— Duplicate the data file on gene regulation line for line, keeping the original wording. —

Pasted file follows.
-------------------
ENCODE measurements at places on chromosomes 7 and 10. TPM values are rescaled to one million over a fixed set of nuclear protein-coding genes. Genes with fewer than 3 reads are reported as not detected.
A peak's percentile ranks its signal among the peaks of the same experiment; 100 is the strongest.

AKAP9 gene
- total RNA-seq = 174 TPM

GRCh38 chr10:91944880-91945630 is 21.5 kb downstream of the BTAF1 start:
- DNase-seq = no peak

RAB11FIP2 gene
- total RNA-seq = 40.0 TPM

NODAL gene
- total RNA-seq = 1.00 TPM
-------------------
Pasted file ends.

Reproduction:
ENCODE measurements at places on chromosomes 7 and 10. TPM values are rescaled to one million over a fixed set of nuclear protein-coding genes. Genes with fewer than 3 reads are reported as not detected.
A peak's percentile ranks its signal among the peaks of the same experiment; 100 is the strongest.

AKAP9 gene
- total RNA-seq = 174 TPM

GRCh38 chr10:91944880-91945630 is 21.5 kb downstream of the BTAF1 start:
- DNase-seq = no peak

RAB11FIP2 gene
- total RNA-seq = 40.0 TPM

NODAL gene
- total RNA-seq = 1.00 TPM